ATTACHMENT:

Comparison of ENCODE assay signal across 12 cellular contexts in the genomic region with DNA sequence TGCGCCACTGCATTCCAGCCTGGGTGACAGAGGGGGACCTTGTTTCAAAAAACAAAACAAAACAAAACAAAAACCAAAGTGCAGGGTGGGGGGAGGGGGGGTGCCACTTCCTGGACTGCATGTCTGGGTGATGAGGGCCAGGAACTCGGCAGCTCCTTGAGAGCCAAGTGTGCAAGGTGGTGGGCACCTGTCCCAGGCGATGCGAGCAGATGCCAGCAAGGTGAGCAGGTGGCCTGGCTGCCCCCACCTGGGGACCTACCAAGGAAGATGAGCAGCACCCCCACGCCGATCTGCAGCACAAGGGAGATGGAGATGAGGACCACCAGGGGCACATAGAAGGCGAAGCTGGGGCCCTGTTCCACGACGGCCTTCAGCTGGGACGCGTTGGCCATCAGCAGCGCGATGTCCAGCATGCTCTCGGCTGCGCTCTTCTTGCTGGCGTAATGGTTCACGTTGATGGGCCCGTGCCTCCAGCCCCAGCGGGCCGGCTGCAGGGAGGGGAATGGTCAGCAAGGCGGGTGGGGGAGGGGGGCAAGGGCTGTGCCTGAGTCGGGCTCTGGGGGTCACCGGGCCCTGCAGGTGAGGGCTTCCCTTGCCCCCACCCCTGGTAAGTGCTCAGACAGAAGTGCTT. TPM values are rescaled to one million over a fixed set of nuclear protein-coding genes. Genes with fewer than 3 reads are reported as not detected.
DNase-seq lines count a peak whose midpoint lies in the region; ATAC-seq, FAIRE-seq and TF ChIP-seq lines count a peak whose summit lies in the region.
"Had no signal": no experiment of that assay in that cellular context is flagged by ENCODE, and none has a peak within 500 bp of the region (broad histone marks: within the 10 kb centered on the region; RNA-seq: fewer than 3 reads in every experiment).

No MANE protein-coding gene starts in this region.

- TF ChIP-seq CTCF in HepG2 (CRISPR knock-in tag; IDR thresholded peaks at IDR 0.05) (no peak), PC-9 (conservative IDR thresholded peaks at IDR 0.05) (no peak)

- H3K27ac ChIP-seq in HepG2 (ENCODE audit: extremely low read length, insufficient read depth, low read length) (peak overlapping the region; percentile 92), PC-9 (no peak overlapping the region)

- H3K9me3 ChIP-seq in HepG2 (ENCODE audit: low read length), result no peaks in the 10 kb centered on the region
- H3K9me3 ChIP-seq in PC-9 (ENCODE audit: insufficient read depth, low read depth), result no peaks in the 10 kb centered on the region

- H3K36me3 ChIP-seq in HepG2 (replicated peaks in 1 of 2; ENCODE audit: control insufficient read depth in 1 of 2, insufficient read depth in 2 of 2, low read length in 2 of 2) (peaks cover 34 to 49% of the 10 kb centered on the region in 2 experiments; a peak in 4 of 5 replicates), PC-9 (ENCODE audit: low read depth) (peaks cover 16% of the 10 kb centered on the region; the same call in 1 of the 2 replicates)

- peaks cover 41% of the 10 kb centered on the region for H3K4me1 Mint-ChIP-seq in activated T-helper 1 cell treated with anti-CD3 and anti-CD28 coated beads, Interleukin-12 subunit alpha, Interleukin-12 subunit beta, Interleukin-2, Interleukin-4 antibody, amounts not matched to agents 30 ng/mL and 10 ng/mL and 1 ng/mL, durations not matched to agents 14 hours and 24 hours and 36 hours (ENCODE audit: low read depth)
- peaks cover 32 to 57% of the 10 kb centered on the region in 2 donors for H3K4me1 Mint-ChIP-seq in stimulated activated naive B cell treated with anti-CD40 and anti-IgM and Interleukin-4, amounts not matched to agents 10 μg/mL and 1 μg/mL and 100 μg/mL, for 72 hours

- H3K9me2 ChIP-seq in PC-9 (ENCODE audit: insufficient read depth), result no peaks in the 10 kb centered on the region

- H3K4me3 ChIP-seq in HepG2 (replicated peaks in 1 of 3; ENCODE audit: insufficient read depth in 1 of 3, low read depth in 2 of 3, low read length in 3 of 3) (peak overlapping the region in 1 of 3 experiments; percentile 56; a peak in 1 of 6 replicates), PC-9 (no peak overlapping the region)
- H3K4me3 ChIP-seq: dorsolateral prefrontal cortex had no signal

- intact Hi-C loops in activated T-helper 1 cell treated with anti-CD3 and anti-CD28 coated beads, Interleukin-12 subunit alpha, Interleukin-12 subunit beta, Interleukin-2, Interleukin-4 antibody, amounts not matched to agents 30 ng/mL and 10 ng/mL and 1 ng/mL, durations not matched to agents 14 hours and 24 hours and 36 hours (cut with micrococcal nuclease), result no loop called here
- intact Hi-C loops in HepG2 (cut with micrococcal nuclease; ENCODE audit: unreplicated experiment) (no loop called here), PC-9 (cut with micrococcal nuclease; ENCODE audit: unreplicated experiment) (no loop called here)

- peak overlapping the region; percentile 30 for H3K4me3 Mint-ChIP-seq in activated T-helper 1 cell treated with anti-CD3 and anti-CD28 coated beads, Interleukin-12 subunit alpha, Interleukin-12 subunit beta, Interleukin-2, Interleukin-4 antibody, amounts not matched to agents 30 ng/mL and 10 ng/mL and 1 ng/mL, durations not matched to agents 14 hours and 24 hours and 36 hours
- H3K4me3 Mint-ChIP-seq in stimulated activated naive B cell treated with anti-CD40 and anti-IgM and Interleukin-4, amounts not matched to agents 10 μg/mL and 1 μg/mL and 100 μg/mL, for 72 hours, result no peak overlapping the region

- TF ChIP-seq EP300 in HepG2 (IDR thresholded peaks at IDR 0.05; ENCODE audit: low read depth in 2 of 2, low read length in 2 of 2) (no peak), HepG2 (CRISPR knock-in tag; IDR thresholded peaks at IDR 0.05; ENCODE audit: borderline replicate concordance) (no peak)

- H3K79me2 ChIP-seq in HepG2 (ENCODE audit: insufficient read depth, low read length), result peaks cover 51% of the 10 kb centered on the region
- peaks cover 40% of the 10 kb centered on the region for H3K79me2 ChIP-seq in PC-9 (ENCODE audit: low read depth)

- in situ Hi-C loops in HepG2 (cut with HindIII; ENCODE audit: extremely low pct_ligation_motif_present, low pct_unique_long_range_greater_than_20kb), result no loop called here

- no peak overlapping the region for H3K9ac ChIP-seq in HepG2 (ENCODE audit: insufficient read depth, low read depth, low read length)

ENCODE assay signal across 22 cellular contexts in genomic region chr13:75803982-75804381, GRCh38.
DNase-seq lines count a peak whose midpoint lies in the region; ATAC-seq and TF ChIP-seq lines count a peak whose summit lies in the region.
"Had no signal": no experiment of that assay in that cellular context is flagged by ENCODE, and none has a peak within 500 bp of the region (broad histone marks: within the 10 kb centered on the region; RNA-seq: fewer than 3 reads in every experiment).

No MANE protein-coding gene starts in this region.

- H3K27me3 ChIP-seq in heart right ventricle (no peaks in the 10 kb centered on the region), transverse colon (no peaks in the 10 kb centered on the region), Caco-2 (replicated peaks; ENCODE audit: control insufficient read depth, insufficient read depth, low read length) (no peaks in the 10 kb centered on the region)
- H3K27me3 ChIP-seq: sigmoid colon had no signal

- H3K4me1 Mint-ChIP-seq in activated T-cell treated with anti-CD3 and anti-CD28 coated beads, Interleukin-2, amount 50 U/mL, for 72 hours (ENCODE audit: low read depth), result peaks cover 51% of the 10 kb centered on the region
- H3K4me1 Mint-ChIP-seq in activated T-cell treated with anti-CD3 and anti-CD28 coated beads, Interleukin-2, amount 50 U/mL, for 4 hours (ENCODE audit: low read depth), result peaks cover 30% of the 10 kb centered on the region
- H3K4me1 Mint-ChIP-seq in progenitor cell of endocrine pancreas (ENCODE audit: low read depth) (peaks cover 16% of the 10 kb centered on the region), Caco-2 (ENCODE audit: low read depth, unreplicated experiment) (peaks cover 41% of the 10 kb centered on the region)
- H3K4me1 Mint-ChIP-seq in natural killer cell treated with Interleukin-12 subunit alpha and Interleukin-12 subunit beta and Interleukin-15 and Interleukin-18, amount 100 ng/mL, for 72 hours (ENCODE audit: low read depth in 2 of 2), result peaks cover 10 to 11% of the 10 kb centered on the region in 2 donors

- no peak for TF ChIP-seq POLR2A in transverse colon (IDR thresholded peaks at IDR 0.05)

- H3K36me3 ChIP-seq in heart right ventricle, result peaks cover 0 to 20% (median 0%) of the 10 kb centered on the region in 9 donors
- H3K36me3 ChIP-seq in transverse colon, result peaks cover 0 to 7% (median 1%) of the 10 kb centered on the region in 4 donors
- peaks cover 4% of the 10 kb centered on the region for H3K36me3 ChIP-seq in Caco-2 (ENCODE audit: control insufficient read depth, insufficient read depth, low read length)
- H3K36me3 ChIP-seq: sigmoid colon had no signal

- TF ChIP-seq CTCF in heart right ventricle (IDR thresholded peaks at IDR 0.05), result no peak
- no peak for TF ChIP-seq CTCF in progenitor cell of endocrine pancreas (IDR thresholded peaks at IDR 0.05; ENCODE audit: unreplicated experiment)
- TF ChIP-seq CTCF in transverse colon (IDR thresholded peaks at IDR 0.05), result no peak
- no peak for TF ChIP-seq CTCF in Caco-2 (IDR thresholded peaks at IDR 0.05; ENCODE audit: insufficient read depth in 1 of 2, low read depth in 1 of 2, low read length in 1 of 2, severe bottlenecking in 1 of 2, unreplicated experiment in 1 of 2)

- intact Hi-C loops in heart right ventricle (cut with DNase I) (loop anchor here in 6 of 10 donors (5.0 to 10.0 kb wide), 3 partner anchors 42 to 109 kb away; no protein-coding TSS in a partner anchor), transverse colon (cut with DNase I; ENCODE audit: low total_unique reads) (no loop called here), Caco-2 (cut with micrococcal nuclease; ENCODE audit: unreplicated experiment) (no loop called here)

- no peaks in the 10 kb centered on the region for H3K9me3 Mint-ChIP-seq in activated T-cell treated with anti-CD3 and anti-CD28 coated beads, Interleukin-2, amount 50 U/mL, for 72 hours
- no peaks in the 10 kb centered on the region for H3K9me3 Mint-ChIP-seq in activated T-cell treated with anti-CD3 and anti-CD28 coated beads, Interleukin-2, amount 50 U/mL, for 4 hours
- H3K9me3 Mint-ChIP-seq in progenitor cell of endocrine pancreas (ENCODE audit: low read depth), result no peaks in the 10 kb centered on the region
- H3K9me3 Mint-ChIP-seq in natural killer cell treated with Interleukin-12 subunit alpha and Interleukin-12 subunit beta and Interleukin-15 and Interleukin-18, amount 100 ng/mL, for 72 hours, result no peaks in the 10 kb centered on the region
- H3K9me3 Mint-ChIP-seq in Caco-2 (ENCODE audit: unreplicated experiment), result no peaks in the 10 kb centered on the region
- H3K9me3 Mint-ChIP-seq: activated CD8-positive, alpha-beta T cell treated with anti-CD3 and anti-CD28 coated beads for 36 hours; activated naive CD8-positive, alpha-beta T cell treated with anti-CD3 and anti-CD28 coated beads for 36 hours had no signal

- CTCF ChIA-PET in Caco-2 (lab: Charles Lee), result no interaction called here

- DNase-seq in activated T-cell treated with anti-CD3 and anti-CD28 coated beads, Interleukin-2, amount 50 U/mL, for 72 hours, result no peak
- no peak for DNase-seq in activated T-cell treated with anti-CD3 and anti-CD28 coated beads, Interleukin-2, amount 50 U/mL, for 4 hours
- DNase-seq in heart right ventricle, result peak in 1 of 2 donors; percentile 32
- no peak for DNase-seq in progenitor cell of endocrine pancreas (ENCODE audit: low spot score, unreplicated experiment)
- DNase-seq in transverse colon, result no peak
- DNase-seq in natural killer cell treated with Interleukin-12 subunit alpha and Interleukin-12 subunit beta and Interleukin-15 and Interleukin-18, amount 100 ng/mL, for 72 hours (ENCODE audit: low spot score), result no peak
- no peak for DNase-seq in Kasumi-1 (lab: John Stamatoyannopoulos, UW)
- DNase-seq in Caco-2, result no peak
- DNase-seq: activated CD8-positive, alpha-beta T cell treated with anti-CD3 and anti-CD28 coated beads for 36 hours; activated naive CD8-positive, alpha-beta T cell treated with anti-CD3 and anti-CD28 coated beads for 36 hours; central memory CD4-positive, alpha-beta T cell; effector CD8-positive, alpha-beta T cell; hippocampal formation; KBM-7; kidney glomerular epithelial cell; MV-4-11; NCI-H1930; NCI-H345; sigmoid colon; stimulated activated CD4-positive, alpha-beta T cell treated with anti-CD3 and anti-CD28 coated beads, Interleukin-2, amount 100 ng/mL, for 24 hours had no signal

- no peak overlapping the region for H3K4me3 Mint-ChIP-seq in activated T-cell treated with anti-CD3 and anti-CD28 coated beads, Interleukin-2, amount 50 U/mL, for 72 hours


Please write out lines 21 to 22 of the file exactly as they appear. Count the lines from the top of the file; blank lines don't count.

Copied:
- peaks cover 40% of the 10 kb centered on the region for H3K79me2 ChIP-seq in PC-9 (ENCODE audit: low read depth)

- in situ Hi-C loops in HepG2 (cut with HindIII; ENCODE audit: extremely low pct_ligation_motif_present, low pct_unique_long_range_greater_than_20kb), result no loop called here